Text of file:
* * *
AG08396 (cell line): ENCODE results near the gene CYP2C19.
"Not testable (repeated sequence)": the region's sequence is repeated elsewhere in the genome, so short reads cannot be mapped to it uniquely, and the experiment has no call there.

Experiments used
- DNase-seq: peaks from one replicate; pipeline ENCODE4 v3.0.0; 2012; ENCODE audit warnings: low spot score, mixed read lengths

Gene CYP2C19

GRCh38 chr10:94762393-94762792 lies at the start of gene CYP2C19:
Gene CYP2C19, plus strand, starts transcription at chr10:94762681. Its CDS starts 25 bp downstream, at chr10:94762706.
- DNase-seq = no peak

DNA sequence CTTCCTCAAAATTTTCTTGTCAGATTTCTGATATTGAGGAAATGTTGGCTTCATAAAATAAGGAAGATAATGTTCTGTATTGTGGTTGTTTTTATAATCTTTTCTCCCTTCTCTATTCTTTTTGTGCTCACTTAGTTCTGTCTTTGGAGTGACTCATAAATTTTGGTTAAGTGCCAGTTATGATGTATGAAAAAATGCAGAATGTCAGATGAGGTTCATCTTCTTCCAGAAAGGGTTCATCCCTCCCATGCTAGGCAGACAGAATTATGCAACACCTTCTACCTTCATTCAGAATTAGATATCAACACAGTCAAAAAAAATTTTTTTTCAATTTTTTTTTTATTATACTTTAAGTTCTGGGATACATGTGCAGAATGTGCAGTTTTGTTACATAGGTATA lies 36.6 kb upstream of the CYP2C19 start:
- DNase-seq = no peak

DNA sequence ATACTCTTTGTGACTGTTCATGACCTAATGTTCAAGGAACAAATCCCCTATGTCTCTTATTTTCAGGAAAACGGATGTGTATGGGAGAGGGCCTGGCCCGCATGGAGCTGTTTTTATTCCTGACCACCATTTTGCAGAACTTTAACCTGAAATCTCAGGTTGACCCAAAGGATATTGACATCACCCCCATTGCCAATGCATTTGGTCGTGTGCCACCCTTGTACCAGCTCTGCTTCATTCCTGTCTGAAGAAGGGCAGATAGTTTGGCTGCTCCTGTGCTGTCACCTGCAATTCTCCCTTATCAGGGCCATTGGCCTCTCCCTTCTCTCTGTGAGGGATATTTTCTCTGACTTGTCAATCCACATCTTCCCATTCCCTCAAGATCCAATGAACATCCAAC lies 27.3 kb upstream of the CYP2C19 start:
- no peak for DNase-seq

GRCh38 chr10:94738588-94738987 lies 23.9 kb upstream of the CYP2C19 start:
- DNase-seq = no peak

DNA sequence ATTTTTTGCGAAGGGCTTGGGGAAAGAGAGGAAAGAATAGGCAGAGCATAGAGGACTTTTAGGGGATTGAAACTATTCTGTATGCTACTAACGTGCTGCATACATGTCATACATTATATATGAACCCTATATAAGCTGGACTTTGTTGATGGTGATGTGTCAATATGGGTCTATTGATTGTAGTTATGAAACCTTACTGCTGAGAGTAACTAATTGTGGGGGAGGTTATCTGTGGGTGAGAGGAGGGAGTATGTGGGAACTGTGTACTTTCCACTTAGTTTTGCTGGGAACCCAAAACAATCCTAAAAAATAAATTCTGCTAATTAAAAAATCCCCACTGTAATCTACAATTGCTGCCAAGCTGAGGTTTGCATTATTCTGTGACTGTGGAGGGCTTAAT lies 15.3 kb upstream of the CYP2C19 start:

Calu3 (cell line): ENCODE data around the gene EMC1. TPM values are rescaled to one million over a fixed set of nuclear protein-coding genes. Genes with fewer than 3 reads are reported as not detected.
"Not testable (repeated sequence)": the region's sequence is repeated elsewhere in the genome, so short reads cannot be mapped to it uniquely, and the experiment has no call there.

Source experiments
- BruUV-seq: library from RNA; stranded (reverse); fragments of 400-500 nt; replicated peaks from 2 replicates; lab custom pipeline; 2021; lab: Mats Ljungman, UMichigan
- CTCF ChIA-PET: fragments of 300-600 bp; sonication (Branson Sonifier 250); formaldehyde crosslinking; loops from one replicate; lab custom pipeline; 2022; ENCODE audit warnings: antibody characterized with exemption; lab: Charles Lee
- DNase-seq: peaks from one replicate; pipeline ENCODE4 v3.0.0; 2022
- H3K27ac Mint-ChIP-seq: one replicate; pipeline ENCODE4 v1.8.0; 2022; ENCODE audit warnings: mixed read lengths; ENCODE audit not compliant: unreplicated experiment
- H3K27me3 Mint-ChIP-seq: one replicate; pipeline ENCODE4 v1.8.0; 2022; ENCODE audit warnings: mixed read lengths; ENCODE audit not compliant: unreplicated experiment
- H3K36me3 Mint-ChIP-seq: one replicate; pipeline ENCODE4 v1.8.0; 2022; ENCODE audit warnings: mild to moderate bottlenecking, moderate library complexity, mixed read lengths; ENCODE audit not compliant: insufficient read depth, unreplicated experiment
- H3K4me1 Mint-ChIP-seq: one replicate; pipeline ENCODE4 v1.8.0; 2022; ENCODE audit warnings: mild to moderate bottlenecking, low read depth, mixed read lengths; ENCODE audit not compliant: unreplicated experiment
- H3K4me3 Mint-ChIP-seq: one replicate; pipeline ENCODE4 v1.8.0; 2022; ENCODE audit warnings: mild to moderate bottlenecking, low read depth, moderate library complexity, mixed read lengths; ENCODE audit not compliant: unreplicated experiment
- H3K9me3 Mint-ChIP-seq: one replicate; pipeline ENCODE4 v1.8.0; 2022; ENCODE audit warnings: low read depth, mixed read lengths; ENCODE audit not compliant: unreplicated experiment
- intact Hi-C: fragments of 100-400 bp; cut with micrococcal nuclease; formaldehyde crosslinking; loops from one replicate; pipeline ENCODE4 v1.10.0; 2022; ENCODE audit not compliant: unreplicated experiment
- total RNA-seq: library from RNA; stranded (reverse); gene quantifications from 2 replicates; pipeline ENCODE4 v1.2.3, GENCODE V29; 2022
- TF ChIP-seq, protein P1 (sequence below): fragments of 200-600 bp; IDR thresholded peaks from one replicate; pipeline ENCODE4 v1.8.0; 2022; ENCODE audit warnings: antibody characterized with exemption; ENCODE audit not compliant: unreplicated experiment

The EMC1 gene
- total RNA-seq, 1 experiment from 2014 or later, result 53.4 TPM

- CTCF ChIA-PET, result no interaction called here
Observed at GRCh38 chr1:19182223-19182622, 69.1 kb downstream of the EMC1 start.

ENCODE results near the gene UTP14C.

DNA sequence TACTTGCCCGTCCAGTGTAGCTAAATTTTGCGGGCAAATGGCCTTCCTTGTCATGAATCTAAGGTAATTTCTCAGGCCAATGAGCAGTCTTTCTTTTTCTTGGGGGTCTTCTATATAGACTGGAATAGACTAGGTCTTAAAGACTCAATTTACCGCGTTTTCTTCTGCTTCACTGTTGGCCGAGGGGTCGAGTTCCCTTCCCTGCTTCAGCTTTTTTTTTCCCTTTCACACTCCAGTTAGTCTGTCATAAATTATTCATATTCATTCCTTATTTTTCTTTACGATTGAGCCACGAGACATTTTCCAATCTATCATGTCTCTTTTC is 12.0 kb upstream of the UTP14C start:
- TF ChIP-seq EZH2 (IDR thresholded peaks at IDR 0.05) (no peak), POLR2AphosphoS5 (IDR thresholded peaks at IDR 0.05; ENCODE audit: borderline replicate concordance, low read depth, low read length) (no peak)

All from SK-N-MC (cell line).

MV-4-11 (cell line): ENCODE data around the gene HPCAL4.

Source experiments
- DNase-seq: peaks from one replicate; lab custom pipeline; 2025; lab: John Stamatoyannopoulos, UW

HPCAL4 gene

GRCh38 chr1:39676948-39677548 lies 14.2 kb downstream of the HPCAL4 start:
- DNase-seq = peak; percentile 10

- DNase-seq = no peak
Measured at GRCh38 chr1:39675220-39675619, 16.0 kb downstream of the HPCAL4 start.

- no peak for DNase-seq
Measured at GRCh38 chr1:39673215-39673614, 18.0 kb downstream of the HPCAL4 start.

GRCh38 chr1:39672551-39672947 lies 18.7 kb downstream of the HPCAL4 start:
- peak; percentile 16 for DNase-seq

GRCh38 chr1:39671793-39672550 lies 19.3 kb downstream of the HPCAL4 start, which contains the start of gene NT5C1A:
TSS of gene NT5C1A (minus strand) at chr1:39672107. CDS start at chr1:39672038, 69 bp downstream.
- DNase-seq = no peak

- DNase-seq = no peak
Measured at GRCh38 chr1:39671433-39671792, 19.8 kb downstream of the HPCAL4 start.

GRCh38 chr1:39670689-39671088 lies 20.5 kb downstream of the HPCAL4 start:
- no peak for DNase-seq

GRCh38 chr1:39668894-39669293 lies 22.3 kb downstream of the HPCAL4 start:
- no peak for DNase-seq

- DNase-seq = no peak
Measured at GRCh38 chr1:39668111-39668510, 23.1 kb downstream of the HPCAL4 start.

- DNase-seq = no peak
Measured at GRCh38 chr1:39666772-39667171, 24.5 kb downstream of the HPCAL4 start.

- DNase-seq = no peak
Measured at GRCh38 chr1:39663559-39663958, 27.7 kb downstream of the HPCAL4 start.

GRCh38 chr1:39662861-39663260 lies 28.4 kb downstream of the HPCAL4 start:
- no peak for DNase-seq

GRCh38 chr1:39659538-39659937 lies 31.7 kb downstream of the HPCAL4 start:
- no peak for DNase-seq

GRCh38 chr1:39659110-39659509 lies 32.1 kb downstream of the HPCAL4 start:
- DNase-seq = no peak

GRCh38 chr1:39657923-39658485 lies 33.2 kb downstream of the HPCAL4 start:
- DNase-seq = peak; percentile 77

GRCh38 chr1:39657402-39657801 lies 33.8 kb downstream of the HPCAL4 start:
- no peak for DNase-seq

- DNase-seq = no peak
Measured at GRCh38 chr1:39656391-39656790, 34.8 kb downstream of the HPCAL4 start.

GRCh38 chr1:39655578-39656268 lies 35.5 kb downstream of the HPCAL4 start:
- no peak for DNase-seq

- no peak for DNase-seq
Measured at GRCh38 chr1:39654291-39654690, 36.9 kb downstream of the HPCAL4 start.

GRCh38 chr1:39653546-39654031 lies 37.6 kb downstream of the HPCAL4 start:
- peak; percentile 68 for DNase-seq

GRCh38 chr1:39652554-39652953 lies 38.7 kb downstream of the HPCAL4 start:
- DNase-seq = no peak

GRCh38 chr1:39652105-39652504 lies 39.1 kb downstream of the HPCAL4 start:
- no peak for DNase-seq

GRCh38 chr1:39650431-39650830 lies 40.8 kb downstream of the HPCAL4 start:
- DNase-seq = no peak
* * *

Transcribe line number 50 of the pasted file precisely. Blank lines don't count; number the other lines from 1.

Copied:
- peak; percentile 16 for DNase-seq